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20 Kyats 1958, Myanmar

in Krause book Number: 50a
Years of issue: 21.08.1958 - 17.05.1964
Signatures: Managing director, on behalf of Union Bank of Burma: San Lin
Serie: 1958 Issue
Specimen of: 1958
Material: Cotton fiber
Size (mm): 149 х 86
Printer: TDLR (Thomas de la Rue & Company), London

* All pictures marked magnify are increased partially by magnifying glass, the remaining open in full size by clicking on the image.

** The word "Specimen" is present only on some of electronic pictures, in accordance with banknote images publication rules of appropriate banks.

20 Kyats 1958




General Aung San - the photo is the same as photo on obverse.


20 Kyats 1958

Along the borders of banknote are the traditional Burmese Arabesque style pattern.

The Arabesque used as a term in European art, including Byzantine art, is, on one definition, a decorative motif comprising a flowing and voluted formalistic acanthus composition. It is generally simpler than the Arabesque in Islamic art, and does not involve elements that cross over each other.

In the upper corners are lotus leaves.

Aung San Aung San

The engraving on banknote is made after this photo of General Aung San, made in January 1947, while he visited London.

Bogyoke (Major General) Aung San (13 February 1915, Namau - 19 July 1947, Rangun) served as the 5th Premier of the British Crown Colony of Burma from 1946 to 1947. Initially he was a communist and later a social democratic politician. He was known as a revolutionary, nationalist, and as the founder of the Tatmadaw, and is considered the Father of the Nation of modern-day Myanmar. He was the founder of the Communist Party of Burma.

He was responsible for bringing about Burma's independence from British rule, but was assassinated six months before independence. He is recognized as the leading architect of independence, and the founder of the Union of Burma. Affectionately known as "Bogyoke" (Major General), Aung San is still widely admired by the Burmese people, and his name is still invoked in Burmese politics to this day.

Aung San's daughter, Aung San Suu Kyi, is a Burmese stateswoman and politician and a recipient of the Nobel Peace Prize who is now serving as State Counsellor and 20th and First Female Minister of Foreign Affairs in Htin Kyaw's Cabinet.

In the top center "pyidaung zu myanma naing ngan daw ban" written in Burmese signify the Royal Union of Burma States Bank. Underneath it, in the bottom center "at all places where bank notes are issued this note can be exchanged for 20 kyats" is also written in Burmese.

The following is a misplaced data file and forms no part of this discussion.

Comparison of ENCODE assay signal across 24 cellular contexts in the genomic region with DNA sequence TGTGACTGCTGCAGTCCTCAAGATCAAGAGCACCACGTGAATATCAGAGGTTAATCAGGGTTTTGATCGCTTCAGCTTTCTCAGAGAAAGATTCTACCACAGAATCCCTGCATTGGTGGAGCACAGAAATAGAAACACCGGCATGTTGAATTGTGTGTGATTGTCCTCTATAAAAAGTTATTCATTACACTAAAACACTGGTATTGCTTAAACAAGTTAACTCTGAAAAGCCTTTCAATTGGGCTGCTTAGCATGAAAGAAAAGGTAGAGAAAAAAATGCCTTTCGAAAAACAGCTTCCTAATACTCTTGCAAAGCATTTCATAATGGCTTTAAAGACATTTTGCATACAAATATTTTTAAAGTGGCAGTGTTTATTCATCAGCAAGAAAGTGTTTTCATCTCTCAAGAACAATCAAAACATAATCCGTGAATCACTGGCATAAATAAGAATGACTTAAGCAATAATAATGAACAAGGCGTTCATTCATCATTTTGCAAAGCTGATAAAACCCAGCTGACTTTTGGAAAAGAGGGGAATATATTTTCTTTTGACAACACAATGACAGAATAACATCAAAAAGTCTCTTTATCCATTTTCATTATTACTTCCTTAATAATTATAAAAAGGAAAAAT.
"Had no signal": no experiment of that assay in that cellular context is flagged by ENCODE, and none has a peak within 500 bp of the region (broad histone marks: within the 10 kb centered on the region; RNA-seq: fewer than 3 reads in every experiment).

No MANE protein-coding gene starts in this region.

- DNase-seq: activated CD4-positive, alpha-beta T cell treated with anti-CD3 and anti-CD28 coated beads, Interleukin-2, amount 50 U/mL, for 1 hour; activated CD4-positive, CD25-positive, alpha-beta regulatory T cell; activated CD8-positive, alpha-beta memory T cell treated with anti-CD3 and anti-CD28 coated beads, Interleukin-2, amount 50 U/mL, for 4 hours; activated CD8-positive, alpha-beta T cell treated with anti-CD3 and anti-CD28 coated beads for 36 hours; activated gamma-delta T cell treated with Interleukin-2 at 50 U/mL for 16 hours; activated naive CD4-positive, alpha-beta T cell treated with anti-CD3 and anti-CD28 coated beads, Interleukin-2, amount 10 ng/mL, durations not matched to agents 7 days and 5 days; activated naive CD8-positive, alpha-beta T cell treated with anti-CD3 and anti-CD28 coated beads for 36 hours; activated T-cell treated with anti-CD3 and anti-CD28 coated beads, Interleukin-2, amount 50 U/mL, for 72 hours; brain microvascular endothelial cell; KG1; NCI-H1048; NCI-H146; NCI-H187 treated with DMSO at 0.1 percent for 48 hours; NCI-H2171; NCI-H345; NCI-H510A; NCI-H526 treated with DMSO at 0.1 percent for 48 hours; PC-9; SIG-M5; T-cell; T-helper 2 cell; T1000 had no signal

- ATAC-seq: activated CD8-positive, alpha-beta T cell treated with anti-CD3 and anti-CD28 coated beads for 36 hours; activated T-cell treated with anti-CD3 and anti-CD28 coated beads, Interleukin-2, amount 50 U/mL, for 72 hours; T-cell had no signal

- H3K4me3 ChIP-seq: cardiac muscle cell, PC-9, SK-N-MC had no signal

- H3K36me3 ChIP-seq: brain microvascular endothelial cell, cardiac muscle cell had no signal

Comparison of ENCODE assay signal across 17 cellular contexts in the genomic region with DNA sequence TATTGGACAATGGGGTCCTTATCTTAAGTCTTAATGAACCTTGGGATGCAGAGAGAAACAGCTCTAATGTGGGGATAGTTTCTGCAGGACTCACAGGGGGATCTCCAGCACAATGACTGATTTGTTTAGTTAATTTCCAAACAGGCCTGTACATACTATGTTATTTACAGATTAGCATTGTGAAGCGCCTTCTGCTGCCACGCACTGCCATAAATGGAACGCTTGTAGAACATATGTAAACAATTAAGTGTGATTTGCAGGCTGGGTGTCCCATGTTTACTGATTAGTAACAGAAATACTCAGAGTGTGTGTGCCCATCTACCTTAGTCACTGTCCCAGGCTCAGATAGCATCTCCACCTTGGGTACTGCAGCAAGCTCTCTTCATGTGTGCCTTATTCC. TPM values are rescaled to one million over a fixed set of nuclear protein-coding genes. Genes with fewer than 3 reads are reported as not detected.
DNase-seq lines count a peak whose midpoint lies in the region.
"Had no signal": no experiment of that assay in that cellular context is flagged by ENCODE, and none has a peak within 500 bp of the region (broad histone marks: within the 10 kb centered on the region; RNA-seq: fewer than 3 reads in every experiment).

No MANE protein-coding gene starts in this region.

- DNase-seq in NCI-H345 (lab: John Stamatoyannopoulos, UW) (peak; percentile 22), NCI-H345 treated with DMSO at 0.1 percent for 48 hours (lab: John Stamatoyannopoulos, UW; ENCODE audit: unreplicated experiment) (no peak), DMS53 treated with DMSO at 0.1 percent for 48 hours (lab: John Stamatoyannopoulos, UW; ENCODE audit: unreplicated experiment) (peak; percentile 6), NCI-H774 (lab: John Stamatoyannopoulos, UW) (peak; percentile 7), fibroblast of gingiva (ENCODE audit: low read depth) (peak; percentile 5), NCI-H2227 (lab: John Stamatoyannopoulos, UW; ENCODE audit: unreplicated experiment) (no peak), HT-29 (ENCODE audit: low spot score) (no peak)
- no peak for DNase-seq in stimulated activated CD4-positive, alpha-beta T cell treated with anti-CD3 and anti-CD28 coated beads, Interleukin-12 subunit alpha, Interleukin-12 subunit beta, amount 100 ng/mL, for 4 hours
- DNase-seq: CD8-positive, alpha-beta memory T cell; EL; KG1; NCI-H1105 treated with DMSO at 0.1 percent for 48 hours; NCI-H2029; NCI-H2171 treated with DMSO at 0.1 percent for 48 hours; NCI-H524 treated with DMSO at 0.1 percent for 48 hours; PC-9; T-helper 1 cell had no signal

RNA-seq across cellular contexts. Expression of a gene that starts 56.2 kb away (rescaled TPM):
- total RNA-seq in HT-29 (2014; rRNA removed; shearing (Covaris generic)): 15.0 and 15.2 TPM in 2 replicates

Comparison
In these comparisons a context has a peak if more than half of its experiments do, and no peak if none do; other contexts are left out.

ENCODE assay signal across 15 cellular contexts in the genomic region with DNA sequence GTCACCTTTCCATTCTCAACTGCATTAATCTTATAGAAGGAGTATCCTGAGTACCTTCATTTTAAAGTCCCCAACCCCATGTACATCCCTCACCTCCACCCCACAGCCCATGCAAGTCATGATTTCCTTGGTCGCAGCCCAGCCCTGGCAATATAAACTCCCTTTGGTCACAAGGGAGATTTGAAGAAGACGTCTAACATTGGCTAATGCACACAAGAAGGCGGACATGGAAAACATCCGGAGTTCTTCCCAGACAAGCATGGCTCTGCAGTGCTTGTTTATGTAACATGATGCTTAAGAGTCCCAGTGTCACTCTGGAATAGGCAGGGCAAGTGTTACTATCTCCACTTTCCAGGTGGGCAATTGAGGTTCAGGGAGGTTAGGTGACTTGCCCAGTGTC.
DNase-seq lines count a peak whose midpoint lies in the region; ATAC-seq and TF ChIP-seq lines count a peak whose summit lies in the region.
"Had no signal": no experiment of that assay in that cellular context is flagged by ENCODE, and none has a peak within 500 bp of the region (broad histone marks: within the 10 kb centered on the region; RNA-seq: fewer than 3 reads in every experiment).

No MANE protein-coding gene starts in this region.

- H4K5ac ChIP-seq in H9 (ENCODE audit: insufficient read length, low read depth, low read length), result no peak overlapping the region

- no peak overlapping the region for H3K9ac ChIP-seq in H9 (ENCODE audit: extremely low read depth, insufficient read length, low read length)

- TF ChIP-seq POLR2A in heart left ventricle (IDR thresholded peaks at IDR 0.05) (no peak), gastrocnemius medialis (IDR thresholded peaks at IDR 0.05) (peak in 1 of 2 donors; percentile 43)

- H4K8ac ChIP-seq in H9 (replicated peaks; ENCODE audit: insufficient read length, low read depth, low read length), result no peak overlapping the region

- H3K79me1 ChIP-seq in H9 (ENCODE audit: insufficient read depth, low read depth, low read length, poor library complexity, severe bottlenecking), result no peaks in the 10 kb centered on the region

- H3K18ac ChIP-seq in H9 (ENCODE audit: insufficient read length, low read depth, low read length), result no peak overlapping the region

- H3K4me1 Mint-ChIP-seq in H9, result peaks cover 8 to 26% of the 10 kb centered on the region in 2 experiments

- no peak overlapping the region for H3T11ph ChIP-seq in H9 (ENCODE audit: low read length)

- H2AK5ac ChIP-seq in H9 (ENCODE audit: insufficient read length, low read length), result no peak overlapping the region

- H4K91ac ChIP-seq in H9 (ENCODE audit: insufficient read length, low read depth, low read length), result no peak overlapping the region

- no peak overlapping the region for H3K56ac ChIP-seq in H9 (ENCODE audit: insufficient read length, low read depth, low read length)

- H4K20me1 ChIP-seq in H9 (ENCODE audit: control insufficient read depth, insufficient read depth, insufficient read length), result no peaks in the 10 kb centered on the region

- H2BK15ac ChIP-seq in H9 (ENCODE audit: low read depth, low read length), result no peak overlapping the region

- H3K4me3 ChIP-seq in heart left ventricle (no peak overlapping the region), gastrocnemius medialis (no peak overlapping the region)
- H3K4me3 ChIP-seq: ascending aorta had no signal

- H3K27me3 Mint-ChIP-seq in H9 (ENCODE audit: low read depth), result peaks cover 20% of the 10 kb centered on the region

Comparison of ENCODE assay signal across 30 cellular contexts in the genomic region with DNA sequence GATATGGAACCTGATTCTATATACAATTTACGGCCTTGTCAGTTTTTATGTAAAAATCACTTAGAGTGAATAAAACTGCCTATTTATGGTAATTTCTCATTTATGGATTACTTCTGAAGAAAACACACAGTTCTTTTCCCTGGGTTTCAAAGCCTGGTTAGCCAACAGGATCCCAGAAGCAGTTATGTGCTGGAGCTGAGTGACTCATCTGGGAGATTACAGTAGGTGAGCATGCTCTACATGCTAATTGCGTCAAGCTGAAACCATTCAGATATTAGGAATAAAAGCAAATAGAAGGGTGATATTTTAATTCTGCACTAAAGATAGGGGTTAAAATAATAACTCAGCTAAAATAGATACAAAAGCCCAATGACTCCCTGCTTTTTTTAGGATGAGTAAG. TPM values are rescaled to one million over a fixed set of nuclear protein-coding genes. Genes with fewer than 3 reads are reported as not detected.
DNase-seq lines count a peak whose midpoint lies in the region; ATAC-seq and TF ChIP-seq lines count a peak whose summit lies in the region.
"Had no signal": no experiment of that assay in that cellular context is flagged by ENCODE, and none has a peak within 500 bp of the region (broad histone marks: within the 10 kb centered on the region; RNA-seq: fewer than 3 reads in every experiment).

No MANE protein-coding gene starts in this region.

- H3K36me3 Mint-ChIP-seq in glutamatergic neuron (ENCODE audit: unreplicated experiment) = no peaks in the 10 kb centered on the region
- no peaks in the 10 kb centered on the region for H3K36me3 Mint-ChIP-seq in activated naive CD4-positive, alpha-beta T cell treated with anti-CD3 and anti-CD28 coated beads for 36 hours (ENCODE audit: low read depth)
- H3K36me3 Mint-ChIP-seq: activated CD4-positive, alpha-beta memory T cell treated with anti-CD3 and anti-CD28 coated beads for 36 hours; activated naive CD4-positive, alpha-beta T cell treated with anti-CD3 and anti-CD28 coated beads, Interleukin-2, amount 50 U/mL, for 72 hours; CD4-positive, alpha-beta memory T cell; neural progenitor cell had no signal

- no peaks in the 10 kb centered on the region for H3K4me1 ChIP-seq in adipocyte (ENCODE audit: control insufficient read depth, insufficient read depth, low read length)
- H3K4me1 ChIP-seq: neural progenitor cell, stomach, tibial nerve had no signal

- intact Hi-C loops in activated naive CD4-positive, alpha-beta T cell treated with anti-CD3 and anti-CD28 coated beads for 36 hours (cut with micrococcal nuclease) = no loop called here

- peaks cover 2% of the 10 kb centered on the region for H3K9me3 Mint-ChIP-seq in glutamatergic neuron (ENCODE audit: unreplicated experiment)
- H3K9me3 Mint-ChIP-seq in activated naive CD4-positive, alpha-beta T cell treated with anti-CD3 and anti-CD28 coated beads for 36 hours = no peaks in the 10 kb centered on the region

Denominations in numerals are in all corners. Centered in words.


20 Kyats 1958

Along all borders of banknote is pattern of stylized acanthus leaves. On top border, centered, is a mythical Chinese lion - The Chinthe.

The sentence “Union Bank of Burma” is underneath that. This banknote is in light violet. A group of women planting rice in a field serves as a main illustration at center. This illustration also signifys that rice is a main export of Burma.

A paddy field is a flooded field of arable land used for growing semiaquatic crops, most notably rice and taro. It originates from the Neolithic rice-farming cultures of the Yangtze River basin in southern China, associated with pre-Austronesian and Hmong-Mien cultures. It was spread in prehistoric times by the Austronesian expansion to Island Southeast Asia, Southeast Asia including Northeastern India, Madagascar, Melanesia, Micronesia, and Polynesia. The technology was also acquired by other cultures in mainland Asia for rice farming, spreading to East Asia, Mainland Southeast Asia, and South Asia.

Fields can be built into steep hillsides as terraces and adjacent to depressed or steeply sloped features such as rivers or marshes. They can require a great deal of labor and materials to create and need large quantities of water for irrigation. Oxen and water buffalo, adapted for life in wetlands, are important working animals used extensively in paddy field farming.

Paddy-field farming remains the dominant form of growing rice in modern times. It is practiced extensively in Bangladesh, Cambodia, China, Northeastern India, Indonesia, Iran, Japan, Laos, Malaysia, Myanmar, Nepal, North Korea, Pakistan, the Philippines, South Korea, Sri Lanka, Thailand, Taiwan, and Vietnam. It has also been introduced elsewhere since the colonial era, notably in Northern Italy, the Camargue in France, and in Spain, particularly in the Albufera de València wetlands in the Valencian Community, the Ebro Delta in Catalonia and the Guadalquivir wetlands in Andalusia, as well as along the eastern coast of Brazil, the Artibonite Valley in Haiti, and Sacramento Valley in California, among other places. Paddy fields are a major source of atmospheric methane and have been estimated to contribute in the range of 50 to 100 million tonnes of the gas per annum. Studies have shown that this can be significantly reduced while also boosting crop yield by draining the paddies to allow the soil to aerate to interrupt methane production. Studies have also shown the variability in assessment of methane emission using local, regional and global factors and calling for better inventorisation based on micro level data.

Paddy cultivation should not be confused with cultivation of deepwater rice, which is grown in flooded conditions with water more than 50 cm. (20 in.) deep for at least a month.

Denominations in numerals are in all corners. In lower right corner in words.


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